Pushing Daisies reminds us each episode that human beings, ragged and flawed, aren’t the best wielders of spiritual power. Where Christ’s divine nature provides a perfect mediator between God and humanity, Ned’s indecisive nature causes him to resurrect and kill all the wrong people.
“My goal was to invite people to have a conversation — to invite Christian people to have a conversation with the people that care about you but don’t follow your faith. My goal was for gay folks to have conversations with their atheist friends.”
Jesus, like Gondry, avoided cliched language and formulaic endings in his stories, which plague both mainstream and Christian films today. His parables, for the most part, were slice-of-life tales meant to provoke thought. He and Gondry are on the same page.
Thematically, I expect Gondry’s usual exploration of human frailty and perseverance, made visually unique with his distinct, imaginative way of looking at the world. I look forward to strolling down cinematic memory lane with the unwitting customers of Be Kind Rewind…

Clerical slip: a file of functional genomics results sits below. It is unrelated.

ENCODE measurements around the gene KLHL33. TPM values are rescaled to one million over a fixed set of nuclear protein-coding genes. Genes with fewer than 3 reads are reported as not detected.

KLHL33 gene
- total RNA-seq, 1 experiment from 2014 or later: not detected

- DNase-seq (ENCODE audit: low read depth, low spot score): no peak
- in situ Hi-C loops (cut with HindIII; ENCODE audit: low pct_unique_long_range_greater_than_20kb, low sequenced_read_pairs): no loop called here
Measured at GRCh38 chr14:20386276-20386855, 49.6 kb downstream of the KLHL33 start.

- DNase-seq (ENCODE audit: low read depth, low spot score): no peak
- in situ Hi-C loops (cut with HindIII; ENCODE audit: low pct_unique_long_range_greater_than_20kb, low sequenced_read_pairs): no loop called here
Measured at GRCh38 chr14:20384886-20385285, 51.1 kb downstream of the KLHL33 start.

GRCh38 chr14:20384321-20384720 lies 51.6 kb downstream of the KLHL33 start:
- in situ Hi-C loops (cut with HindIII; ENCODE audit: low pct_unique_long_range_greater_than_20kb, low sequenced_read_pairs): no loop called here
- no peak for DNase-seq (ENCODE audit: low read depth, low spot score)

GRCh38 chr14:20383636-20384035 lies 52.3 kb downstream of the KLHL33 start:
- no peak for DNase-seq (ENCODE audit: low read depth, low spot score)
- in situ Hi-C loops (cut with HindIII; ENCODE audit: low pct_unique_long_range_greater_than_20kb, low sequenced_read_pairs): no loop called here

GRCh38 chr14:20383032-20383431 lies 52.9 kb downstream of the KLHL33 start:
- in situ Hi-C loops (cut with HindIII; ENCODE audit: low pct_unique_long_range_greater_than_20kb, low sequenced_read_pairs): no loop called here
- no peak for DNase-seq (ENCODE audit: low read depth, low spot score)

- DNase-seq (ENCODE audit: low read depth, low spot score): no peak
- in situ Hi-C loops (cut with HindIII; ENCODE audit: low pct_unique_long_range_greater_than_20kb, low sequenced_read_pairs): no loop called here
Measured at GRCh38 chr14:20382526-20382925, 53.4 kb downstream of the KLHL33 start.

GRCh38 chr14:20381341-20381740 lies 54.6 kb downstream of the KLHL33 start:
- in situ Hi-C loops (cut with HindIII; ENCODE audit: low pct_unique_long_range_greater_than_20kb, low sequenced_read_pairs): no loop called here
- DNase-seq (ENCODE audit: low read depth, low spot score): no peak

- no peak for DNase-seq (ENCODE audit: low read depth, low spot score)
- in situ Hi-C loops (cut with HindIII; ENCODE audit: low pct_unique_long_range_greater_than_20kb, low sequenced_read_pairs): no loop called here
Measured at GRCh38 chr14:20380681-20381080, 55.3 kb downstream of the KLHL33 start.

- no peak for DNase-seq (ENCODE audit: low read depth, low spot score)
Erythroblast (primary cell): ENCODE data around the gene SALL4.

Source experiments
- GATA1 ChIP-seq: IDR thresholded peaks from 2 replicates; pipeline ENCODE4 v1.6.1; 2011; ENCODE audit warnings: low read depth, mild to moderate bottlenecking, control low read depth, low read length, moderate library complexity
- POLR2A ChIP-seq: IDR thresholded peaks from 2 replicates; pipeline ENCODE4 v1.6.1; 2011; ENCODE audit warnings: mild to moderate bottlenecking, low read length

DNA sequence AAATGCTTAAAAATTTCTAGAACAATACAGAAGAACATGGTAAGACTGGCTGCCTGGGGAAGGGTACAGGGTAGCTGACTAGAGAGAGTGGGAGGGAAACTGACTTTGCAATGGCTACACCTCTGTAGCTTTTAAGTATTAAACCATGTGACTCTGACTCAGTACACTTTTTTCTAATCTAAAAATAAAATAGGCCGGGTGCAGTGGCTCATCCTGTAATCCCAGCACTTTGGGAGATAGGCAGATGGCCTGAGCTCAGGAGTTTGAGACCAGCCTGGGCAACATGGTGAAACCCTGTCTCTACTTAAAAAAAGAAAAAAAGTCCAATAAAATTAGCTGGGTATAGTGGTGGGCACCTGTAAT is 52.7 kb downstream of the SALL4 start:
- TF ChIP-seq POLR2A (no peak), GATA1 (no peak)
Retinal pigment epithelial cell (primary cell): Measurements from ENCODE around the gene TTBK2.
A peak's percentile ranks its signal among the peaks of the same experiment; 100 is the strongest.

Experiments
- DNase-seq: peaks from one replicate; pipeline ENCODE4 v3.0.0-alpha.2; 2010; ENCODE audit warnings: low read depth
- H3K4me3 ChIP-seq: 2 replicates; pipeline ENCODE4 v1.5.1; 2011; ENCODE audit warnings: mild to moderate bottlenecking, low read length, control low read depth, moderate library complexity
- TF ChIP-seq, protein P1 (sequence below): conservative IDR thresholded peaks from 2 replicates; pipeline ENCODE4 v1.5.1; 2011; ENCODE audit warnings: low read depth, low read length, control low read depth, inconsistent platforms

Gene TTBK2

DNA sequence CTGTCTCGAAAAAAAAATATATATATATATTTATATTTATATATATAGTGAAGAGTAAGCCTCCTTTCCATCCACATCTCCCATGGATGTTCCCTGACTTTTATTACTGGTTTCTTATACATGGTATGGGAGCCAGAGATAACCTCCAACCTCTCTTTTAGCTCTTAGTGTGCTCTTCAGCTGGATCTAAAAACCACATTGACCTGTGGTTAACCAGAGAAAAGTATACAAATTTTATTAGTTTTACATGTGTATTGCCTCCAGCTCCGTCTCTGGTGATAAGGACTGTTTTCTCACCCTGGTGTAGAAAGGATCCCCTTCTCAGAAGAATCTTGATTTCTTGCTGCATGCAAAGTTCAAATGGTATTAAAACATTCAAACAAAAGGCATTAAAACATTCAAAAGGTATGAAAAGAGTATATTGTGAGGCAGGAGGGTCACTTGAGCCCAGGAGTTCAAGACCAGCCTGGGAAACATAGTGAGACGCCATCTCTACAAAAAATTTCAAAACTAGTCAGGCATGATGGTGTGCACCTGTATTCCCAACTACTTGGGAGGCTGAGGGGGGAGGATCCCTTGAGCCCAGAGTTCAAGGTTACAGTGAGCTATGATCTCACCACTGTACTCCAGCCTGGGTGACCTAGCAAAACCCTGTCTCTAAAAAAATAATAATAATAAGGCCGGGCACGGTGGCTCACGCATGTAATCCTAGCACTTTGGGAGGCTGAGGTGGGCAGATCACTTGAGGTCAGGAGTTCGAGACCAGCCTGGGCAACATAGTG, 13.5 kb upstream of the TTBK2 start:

This is an enjoyable, varied, thought-provoker. Where lesser authors would force their characters to bend to a proposed theme, Brucie avoids clichéd boxes of premise-propelled motivation. Instead, the characters are catalyzed by the genuine desires of their hearts.
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